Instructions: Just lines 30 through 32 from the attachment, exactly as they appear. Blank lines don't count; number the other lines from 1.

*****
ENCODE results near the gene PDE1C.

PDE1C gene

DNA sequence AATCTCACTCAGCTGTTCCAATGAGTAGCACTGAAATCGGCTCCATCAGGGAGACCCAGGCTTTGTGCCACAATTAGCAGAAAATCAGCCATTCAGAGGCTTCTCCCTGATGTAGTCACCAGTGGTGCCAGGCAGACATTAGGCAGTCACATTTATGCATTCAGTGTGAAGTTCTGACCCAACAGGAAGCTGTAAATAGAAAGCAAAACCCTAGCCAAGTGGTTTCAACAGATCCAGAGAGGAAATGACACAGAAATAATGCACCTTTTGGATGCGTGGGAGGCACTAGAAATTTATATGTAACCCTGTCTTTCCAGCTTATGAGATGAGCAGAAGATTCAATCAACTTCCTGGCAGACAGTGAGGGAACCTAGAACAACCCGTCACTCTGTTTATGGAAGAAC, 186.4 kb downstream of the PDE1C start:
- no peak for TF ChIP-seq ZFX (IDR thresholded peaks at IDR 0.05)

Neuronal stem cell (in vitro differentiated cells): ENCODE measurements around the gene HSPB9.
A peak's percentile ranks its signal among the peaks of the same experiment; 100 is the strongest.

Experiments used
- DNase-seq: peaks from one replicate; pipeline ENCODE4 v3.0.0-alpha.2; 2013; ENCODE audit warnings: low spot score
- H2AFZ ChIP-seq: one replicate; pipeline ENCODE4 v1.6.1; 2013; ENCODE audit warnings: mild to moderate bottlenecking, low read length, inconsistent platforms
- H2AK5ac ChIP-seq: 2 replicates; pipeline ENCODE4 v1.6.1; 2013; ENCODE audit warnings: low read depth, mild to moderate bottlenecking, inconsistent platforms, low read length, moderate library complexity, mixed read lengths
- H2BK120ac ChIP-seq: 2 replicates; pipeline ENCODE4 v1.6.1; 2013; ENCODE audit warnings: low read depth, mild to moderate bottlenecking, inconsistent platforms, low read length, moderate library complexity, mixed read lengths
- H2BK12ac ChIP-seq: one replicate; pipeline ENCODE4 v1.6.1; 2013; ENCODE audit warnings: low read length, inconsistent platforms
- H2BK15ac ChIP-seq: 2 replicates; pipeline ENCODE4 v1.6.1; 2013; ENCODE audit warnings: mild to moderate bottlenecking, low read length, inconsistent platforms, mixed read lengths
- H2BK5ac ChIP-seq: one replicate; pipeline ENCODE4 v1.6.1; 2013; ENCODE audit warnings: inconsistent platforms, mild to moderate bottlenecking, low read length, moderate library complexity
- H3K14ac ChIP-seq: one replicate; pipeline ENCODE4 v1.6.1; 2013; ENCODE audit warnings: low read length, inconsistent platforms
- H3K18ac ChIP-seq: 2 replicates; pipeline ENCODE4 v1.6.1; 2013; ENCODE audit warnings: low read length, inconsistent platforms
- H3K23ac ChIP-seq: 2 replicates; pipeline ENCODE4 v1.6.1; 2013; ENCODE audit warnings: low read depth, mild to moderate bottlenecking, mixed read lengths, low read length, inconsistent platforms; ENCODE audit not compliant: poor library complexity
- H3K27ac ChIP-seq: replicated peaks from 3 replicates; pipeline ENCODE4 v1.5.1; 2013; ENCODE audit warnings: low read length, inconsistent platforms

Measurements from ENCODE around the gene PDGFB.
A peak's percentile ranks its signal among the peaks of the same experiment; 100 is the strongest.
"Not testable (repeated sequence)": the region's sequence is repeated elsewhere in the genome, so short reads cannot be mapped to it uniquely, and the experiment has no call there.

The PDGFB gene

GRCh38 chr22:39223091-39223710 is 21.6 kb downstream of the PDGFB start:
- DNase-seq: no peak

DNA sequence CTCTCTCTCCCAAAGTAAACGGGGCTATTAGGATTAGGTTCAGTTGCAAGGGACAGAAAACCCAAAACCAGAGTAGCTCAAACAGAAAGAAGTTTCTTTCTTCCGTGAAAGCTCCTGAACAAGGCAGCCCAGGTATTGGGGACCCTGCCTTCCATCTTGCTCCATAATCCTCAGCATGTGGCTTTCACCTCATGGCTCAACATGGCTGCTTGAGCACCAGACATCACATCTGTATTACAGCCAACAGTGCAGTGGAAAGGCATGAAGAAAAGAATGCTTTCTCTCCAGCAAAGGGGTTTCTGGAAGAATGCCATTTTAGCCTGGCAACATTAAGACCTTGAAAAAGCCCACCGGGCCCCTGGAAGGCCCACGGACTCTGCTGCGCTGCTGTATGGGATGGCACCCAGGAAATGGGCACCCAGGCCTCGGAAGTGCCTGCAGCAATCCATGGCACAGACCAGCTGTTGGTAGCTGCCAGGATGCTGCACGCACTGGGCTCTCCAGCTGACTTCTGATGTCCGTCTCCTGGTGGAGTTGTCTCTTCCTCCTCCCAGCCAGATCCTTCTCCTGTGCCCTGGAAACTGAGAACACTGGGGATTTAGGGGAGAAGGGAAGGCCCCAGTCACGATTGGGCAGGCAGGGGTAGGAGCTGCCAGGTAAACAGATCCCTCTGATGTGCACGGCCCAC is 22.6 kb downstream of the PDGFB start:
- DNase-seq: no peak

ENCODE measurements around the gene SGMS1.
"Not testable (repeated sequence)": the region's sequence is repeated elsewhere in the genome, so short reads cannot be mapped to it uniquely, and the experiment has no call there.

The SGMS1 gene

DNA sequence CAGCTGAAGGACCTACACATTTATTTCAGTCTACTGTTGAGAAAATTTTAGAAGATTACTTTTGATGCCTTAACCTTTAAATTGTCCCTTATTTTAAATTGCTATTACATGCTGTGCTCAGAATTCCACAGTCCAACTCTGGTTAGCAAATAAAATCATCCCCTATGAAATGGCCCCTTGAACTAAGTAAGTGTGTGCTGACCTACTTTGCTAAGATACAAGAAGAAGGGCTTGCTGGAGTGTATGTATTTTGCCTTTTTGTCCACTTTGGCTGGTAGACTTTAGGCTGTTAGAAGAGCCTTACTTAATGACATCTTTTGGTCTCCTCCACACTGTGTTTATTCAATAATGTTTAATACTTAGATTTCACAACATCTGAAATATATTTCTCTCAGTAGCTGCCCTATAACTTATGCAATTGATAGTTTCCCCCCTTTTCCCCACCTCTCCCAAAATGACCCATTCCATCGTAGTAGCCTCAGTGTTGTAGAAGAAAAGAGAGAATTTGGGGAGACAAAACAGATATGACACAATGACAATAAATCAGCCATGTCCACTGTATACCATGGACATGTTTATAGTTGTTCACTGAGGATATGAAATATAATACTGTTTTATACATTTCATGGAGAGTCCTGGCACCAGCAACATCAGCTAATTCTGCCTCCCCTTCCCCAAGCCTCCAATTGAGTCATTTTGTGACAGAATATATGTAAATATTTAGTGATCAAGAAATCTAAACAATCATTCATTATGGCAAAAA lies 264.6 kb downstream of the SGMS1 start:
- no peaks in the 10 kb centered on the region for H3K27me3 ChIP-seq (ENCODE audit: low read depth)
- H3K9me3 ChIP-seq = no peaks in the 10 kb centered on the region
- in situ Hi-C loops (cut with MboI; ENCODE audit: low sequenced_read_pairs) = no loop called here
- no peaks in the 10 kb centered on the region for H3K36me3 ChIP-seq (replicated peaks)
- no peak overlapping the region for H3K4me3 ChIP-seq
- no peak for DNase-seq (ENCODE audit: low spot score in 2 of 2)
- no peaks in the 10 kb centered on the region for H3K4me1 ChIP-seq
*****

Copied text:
DNA sequence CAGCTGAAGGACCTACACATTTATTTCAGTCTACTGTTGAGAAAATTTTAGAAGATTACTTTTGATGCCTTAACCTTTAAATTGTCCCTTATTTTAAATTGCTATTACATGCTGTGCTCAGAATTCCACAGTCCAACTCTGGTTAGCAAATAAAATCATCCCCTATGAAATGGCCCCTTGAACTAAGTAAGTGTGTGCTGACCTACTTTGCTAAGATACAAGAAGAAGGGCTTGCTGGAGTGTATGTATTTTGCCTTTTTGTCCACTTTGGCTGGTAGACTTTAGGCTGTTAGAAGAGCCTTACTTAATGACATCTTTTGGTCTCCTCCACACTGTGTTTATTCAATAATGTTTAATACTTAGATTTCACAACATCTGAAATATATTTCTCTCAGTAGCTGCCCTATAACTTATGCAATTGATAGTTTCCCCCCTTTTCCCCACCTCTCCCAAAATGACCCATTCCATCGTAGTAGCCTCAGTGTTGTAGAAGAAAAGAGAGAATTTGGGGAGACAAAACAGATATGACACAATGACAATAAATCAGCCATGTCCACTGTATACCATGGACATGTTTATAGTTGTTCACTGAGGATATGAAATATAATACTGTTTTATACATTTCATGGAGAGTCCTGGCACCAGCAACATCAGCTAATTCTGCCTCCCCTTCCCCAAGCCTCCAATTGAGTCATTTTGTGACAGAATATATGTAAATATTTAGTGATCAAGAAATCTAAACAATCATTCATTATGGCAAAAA lies 264.6 kb downstream of the SGMS1 start:
- no peaks in the 10 kb centered on the region for H3K27me3 ChIP-seq (ENCODE audit: low read depth)
- H3K9me3 ChIP-seq = no peaks in the 10 kb centered on the region